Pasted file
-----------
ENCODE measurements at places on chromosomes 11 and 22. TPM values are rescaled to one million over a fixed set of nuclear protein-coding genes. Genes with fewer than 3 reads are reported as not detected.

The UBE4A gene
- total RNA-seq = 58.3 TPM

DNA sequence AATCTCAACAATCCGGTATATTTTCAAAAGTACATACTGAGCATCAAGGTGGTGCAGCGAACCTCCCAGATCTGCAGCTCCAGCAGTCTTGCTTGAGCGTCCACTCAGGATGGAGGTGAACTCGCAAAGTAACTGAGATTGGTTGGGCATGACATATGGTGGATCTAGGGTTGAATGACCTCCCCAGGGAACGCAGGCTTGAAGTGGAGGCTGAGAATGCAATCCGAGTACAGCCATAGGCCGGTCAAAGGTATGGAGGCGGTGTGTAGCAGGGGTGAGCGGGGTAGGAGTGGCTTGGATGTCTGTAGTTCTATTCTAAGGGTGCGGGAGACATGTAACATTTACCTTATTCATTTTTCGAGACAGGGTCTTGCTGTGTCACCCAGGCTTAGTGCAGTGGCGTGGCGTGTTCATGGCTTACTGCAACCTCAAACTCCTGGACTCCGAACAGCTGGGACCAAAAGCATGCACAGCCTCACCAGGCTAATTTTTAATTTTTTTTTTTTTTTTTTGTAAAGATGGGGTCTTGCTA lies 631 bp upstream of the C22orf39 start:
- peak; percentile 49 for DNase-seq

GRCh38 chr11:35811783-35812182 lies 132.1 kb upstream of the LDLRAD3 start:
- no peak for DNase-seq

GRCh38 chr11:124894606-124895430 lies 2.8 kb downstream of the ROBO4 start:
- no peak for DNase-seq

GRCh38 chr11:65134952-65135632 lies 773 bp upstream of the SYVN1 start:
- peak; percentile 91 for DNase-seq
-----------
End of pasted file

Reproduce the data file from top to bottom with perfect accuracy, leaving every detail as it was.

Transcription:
ENCODE measurements at places on chromosomes 11 and 22. TPM values are rescaled to one million over a fixed set of nuclear protein-coding genes. Genes with fewer than 3 reads are reported as not detected.

The UBE4A gene
- total RNA-seq = 58.3 TPM

DNA sequence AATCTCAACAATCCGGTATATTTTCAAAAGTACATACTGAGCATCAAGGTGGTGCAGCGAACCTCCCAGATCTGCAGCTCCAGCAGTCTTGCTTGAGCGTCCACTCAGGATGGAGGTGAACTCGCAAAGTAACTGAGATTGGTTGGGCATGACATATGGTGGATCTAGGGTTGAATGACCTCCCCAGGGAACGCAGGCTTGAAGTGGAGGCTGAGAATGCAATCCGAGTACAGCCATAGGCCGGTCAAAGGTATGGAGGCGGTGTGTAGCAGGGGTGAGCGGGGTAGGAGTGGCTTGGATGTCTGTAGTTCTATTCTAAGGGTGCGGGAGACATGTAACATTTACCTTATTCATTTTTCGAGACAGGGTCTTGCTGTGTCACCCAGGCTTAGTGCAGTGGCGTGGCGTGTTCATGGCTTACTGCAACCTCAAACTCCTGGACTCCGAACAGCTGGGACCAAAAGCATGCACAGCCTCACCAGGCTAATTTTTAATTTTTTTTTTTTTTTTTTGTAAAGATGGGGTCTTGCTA lies 631 bp upstream of the C22orf39 start:
- peak; percentile 49 for DNase-seq

GRCh38 chr11:35811783-35812182 lies 132.1 kb upstream of the LDLRAD3 start:
- no peak for DNase-seq

GRCh38 chr11:124894606-124895430 lies 2.8 kb downstream of the ROBO4 start:
- no peak for DNase-seq

GRCh38 chr11:65134952-65135632 lies 773 bp upstream of the SYVN1 start:
- peak; percentile 91 for DNase-seq